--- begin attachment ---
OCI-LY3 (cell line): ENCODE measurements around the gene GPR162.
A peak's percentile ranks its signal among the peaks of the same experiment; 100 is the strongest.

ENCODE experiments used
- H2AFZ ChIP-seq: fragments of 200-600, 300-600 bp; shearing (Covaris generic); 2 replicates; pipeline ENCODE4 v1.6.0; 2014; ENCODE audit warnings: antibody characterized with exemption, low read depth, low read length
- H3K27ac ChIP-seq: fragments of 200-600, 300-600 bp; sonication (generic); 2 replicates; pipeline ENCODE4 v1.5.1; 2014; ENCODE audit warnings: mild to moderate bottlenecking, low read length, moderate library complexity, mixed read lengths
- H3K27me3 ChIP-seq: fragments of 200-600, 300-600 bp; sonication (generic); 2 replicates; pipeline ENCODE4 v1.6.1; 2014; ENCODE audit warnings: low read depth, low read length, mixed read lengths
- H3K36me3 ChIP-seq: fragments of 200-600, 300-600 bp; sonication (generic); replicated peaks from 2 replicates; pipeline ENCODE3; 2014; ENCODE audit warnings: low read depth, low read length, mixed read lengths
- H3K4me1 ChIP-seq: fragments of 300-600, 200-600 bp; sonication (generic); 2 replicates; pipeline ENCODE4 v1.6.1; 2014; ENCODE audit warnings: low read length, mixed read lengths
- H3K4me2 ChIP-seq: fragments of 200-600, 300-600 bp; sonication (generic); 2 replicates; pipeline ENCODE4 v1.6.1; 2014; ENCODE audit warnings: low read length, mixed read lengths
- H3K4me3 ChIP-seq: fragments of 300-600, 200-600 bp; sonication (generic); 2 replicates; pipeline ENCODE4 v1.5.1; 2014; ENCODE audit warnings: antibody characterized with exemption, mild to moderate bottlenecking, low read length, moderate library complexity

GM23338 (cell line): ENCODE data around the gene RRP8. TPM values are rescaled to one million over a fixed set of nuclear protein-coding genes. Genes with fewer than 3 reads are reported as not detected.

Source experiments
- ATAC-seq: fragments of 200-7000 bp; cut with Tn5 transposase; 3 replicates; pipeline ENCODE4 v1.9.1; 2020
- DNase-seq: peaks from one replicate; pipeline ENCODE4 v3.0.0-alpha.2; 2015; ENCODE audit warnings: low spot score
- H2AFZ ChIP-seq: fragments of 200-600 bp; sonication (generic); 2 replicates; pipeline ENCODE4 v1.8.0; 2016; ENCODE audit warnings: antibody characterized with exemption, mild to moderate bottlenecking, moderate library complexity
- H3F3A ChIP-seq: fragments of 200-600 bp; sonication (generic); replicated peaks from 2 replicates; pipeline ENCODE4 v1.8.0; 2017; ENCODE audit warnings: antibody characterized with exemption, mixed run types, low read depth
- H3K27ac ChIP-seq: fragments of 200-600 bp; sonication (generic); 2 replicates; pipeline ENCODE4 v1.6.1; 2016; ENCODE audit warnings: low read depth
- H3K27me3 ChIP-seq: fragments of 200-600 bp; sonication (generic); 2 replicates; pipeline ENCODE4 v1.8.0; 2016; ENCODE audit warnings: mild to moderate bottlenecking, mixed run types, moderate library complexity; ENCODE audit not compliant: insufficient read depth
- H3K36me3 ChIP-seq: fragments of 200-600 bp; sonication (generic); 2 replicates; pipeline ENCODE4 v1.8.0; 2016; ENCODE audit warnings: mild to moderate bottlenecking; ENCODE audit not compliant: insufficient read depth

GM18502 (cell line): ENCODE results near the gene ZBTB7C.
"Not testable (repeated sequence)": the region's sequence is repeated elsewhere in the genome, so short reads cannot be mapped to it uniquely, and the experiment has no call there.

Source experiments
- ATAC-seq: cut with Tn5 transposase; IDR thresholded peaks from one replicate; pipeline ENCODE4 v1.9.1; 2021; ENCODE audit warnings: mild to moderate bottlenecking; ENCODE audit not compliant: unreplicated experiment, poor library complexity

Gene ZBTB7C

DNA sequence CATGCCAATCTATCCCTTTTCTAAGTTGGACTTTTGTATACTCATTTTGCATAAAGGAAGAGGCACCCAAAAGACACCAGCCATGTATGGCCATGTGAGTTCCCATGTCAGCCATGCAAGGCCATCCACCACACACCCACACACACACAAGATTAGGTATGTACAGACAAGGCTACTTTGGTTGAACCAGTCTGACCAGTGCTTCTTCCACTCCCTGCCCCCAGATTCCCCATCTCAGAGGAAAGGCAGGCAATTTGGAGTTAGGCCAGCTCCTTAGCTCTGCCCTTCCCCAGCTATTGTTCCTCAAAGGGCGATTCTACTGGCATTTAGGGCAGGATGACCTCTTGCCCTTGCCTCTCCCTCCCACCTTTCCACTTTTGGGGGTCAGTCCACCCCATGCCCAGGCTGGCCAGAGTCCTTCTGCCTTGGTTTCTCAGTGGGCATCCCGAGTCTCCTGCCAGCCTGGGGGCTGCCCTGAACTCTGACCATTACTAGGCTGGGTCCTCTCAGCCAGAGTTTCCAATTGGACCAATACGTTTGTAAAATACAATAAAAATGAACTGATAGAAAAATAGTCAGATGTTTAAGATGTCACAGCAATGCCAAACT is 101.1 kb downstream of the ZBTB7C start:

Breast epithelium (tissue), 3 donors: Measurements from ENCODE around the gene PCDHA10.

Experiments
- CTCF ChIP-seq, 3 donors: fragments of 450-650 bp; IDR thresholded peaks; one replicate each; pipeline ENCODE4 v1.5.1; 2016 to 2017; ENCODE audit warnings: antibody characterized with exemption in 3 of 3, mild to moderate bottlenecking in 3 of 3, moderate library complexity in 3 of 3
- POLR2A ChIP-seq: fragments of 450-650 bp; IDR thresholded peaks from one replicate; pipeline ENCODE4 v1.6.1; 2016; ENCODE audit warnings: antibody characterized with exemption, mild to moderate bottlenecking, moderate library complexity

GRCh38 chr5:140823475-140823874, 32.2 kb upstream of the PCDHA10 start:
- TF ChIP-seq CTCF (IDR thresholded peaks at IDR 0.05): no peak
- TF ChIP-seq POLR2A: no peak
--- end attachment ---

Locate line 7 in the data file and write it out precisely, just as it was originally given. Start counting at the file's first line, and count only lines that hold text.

- H3K36me3 ChIP-seq: fragments of 200-600, 300-600 bp; sonication (generic); replicated peaks from 2 replicates; pipeline ENCODE3; 2014; ENCODE audit warnings: low read depth, low read length, mixed read lengths